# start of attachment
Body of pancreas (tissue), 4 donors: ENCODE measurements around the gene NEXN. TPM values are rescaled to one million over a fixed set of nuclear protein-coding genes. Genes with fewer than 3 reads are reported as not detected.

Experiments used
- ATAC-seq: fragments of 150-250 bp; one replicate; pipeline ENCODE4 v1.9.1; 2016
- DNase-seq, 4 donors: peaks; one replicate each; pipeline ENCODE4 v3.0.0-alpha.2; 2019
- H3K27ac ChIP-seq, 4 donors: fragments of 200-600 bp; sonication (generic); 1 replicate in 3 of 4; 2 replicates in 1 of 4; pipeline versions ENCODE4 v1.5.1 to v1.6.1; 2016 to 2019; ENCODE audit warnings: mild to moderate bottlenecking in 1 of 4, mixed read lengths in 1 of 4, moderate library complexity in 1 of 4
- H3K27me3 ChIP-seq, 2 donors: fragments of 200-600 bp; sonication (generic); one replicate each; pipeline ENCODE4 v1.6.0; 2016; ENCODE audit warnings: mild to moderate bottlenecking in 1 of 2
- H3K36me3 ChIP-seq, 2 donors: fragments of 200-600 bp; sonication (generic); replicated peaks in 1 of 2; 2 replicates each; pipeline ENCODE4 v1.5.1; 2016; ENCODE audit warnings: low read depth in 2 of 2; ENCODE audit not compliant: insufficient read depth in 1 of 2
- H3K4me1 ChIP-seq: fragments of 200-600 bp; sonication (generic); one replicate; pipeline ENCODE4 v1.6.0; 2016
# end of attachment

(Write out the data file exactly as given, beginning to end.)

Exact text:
Body of pancreas (tissue), 4 donors: ENCODE measurements around the gene NEXN. TPM values are rescaled to one million over a fixed set of nuclear protein-coding genes. Genes with fewer than 3 reads are reported as not detected.

Experiments used
- ATAC-seq: fragments of 150-250 bp; one replicate; pipeline ENCODE4 v1.9.1; 2016
- DNase-seq, 4 donors: peaks; one replicate each; pipeline ENCODE4 v3.0.0-alpha.2; 2019
- H3K27ac ChIP-seq, 4 donors: fragments of 200-600 bp; sonication (generic); 1 replicate in 3 of 4; 2 replicates in 1 of 4; pipeline versions ENCODE4 v1.5.1 to v1.6.1; 2016 to 2019; ENCODE audit warnings: mild to moderate bottlenecking in 1 of 4, mixed read lengths in 1 of 4, moderate library complexity in 1 of 4
- H3K27me3 ChIP-seq, 2 donors: fragments of 200-600 bp; sonication (generic); one replicate each; pipeline ENCODE4 v1.6.0; 2016; ENCODE audit warnings: mild to moderate bottlenecking in 1 of 2
- H3K36me3 ChIP-seq, 2 donors: fragments of 200-600 bp; sonication (generic); replicated peaks in 1 of 2; 2 replicates each; pipeline ENCODE4 v1.5.1; 2016; ENCODE audit warnings: low read depth in 2 of 2; ENCODE audit not compliant: insufficient read depth in 1 of 2
- H3K4me1 ChIP-seq: fragments of 200-600 bp; sonication (generic); one replicate; pipeline ENCODE4 v1.6.0; 2016